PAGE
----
To this day, I still don’t know how I managed to choose Super Metroid.
Lets face it, 1995 was a completely different era for gamers. It was the age of Super Nintendo vs Sega Genesis, Mortal Kombat was still considered to be extremely controversial, Nintendo Power was a huge selling magazine, game purchases were done only in big retail stores and more importantly, online blogs, game sites, and social media didn’t exist. I know to many of you, I just blew your mind, but yes, buying a game was a major process back then and usually involved trying to convince your parents to shell out the necessary money.
Walking around the local Toys ‘R’ Us (when they used a crazy yellow ticket system to purchase games), I can remember coming across a game called ‘Super Metroid’ featuring a character in a orange suit fighting a dragon like character. I had played the original Metroid years before on the NES, but I’m not sure I made the connection. You see, I had never played Metroid to completion as back then in my young age, that wasn’t why I played games. I played to have fun and also lacking any sort of direction, I never made it very far. For years, Super Metroid would act in a similar way, more as a playground than something I pushed to complete.
The magic of Super Metroid for me came from that game’s ability to tell a compelling story without the use of things we see now a days in cutscenes or character dialogue. When booting up the game, the only time you’ll see story based text is at the very beginning from the heroine, Samus Aran, giving players a quick overview of the story so far. Amazingly, the game’s story really unfolded through player exploration. You see, the entire map was open for the player to explore as they see fit with the only requirement being that you found the necessary tool or weapon in order to access the place where you want to go. These days we call these types of games “Metroidvania” so you can see where that term originates from. Navigating to different zones changed the music and visuals of the area around you giving way to new enemies and challenges to overcome. This style has also made Super Metroid a prime candidate for speed runners, showing off incredible feats and ways to get around locked off areas in abnormally short amounts of time.
Other elements of Super Metroid that really stand out for me are the boss battles sprinkled throughout the world. Each zone typically had a mini-boss along with an end boss battle and each proved to be challenging yet extremely memorable. I can remember the first time I entered Kraid’s lair in Brinstar, the music gave way to a more ominous sound letting you know that something was coming. Entering into his chamber the floor crumbled away and this three screen high monster rose up forcing you to climb the room to his head level to shoot a few missiles into his mouth.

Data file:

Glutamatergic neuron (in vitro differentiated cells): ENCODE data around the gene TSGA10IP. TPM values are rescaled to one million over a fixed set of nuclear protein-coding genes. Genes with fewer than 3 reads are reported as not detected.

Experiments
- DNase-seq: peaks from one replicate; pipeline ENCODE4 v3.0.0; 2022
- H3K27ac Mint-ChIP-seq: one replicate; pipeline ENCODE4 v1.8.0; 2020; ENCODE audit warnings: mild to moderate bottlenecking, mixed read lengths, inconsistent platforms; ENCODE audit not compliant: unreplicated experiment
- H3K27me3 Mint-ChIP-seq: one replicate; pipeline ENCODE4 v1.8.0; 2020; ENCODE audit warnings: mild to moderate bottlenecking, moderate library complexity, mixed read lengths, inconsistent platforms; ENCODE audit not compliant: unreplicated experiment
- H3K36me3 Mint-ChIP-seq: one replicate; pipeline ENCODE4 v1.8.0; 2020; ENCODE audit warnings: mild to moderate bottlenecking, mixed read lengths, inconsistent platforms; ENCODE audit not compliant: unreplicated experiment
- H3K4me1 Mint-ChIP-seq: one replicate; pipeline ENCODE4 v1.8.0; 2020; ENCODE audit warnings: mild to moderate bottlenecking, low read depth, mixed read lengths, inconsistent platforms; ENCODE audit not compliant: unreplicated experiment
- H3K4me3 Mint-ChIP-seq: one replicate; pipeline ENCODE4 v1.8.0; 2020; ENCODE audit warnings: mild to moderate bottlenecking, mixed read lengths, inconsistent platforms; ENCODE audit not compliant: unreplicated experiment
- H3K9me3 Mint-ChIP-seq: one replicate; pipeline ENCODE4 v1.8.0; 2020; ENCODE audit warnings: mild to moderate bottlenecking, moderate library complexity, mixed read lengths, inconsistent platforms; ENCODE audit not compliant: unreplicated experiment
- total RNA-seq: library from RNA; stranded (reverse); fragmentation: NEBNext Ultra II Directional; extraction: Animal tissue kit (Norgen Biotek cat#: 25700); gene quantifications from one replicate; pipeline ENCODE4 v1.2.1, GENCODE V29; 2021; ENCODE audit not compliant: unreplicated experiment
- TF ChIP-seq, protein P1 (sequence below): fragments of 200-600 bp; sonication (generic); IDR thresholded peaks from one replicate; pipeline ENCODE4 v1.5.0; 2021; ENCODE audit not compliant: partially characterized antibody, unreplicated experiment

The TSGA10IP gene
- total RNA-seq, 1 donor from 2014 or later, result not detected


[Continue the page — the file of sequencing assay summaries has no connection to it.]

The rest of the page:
Fighting the spirit monster Phantoon on the Wrecked Ship was also a standout moment for me. As you enter this crashed ship on the surface of planet Zebes, the power has been completely sucked dry. You’re navigating through this now derelict ship looking for any signs of life. Your scanners sense a power spike coming from one of the central locations on the ship where you eventually come upon this odd looking creature known as Phantoon. Turns out, this spirit has fed on the raw energy of the ship and can phase in an out during the battle. It’s a tense, exciting fight and victory means the ship’s power and systems are restored.
Lastly, the progression system in place isn’t anything to write home about with what we have these days, but back then it did a really great job of making you feel like a complete badass. Starting the game relatively weak, you continually upgrade and grow in power during your time on planet Zebes. Even though you’re a full equipped badass bounty hunter, you never quite feel like you’re overpowered as the game does an excellent job progressing with you.
Even to this day, Super Metroid manages to capture what I feel is great about video games. While many games just don’t stand up against the test of time, for me, it’s still incredibly fun after all these years. Samus Aran and Super Metroid is main reason why I still have my old SNES with me and feel compelled to return to Zebes to face off against Mother Brain every few years. In fact, I think I’m a bit overdue.
Thinking back, I still really don’t know what appealed to me about Super Metroid, but I’m glad I took the chance on it. It’s one of my favorite games I’ve ever played.
Derek of GamerCrash.com had the honor of kicking of this most epic of top 10 lists for us! If you liked what he had to say about Super Metroid, why not head on over to his site and see what he has to offer on all the most recent gaming happenings and rumors!